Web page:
Here’s the scenario; the next Chrysler 300 and Dodge Charger will use a rear-drive platform that will be utilized across the Chrysler-Fiat empire. Depending on the day, it can be an Alfa Romeo, or a Maserati or an SRT Baracuda.  The specific models aren’t as important as the fact that it’s a global platform. And that means products based off of it can and will be built and sold around the globe. Over at Fiat, plants are running at 50 percent capacity and Italy’s economy is in the toilet. Jobs would be brought home, plants could be running at or above the magic 75 percent number and Chrysler sheds the financial burden of assembling cars in Canada.

Meanwhile, the CAW sold 1,000 badly needed manufacturing jobs (the kind they complain are disappearing in Canada) for $9,000 per worker in lump sum payments. Right now, it looks like incredibly short sighted thinking. It may be a “damn good deal” for the current workers at Chrysler, but the lack of any job/investment guarantees likely came as a quid pro quo for Chrysler maintaing the lump sum payouts. What if the CAW agreed to rescind them, in exchange for promises to expand the future of Canada’s manufacturing base?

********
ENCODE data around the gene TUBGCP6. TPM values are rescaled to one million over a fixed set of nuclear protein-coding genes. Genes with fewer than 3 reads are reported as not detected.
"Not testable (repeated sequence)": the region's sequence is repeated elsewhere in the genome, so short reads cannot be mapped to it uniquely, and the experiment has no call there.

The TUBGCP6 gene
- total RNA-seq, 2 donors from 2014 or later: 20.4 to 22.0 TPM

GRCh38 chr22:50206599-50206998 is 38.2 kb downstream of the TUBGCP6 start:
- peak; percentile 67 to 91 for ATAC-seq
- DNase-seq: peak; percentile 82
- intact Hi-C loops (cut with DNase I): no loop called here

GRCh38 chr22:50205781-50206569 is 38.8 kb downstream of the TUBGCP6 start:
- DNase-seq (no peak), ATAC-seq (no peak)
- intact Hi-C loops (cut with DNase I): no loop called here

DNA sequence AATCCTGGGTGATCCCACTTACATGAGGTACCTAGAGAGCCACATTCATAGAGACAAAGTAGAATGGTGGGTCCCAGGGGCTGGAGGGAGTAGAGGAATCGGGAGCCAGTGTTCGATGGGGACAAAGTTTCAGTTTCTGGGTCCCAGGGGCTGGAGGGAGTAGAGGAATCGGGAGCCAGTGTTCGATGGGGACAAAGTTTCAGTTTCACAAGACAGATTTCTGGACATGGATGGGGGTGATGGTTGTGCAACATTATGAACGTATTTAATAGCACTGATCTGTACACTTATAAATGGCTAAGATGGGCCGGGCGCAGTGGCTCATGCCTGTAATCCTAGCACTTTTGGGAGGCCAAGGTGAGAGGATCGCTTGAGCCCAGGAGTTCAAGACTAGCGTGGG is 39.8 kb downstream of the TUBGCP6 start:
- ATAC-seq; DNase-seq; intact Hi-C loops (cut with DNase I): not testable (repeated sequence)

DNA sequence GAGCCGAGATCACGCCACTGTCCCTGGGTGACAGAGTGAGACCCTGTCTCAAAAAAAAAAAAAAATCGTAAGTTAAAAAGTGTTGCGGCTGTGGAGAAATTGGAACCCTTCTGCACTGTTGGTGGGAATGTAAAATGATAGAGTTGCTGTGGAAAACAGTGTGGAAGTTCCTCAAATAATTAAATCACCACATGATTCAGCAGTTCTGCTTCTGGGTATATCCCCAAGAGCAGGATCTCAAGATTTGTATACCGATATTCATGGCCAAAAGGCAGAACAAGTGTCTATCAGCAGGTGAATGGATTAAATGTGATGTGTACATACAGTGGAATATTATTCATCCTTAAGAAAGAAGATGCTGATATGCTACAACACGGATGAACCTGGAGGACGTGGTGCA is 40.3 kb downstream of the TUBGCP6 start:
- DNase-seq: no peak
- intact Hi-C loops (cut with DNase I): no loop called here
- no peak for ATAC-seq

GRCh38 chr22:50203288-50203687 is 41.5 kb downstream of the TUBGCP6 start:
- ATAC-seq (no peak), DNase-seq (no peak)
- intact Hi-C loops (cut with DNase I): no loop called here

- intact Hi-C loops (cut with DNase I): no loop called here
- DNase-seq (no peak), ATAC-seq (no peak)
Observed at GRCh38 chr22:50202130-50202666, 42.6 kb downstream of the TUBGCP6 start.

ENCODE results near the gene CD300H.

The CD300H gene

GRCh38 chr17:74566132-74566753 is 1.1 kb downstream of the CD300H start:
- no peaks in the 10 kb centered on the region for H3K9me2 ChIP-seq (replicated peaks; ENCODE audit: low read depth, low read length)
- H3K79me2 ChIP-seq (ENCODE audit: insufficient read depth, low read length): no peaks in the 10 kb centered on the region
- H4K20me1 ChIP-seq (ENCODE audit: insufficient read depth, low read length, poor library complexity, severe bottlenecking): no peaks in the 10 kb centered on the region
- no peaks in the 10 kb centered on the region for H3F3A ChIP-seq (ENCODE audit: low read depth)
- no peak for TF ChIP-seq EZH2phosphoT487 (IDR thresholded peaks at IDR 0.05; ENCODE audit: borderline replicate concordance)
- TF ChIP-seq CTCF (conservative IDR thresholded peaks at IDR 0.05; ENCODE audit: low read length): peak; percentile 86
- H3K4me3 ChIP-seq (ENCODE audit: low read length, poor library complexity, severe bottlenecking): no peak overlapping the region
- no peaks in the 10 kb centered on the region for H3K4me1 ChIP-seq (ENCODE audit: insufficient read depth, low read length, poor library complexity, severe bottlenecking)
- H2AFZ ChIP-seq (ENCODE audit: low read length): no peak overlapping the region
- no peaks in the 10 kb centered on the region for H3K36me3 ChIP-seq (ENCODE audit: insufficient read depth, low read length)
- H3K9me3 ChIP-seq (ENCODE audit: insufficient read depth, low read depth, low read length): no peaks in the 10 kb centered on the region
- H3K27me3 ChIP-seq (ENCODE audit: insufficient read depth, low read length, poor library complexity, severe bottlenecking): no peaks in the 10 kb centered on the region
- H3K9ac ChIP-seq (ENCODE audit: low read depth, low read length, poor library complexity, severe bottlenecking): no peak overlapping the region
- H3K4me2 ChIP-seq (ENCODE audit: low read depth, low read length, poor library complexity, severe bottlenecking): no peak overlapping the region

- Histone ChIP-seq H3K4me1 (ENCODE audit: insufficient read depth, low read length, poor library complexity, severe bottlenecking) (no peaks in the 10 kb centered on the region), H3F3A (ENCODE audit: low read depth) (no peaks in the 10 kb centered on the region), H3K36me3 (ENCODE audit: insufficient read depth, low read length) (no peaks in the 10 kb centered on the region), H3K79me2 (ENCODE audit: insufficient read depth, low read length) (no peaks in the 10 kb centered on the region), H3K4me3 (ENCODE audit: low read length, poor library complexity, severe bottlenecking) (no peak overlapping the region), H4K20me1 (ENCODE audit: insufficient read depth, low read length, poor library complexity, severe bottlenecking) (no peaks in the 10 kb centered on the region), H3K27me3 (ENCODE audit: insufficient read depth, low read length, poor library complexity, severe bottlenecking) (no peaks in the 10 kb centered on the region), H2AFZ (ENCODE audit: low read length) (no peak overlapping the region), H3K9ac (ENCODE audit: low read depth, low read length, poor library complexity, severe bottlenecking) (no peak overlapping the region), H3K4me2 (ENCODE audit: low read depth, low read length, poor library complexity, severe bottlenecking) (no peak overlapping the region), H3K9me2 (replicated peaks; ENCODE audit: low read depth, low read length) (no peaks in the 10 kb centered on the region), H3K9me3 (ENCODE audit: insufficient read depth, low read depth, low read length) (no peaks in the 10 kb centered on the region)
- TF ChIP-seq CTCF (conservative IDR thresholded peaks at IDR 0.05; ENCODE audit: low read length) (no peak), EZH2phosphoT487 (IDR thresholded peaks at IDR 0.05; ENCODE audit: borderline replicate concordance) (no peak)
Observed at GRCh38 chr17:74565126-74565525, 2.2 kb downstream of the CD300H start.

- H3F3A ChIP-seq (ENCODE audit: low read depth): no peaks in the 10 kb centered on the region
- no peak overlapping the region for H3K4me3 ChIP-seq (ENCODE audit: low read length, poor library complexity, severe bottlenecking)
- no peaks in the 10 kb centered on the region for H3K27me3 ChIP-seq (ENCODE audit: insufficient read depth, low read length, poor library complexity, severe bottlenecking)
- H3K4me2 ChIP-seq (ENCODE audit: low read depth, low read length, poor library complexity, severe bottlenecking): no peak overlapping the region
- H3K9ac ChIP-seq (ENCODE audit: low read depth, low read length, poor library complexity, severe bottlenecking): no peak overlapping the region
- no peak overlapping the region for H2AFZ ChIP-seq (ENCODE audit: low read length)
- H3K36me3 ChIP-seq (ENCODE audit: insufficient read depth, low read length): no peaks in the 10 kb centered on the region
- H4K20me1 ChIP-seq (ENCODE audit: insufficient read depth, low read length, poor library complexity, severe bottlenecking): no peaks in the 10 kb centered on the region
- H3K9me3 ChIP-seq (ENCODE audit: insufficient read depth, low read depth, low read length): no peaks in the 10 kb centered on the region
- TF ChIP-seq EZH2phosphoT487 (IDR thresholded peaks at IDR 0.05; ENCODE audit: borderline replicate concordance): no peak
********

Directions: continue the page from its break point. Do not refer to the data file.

The odds of that deal getting ratified by workers is about as likely as Sergio not saying “vaffanculo” to Canada and the CAW come 2016.

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GM CFO Makes Reuters Correspondent Want To Throw Up Thu, 19 Jul 2012 15:29:22 +0000 Former Wall Street banker turned GM CFO Dan Ammann put the fear of a higher being into Reuters’ Detroit correspondent Ben Klayman. To drive home the point that bean counters can be car guys too, Ammann raced his gray-metallic Corvette Z06 around GM’s Michigan test track – with a nauseated Klayman in the passenger’s seat.

“I almost threw up afterwards,” recounts Klayman. Klayman’s feature story about the CFO who wants it understood that he’s not one of the gray-suited “bean counters” who once dominated, and nearly destroyed, General Motors, is required reading.

And as long as he won’t throw up in the car, no harm done.

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Grudge Match: Reuters Races TTAC! Complete Photo Documentary Tue, 06 Sep 2011 16:03:39 +0000

Reuters is widely considered the best in the business when it comes to the auto beat. They were that before Paul Ingrassia joined Reuters as Deputy Editor-in-Chief. That someone who won the Pulitzer-prize for his coverage of the turmoil at GM took the helm at Reuters only made their coverage better. Amongst the Tokyo auto press corps, Chang-Ran Kim of Reuters reigns supreme.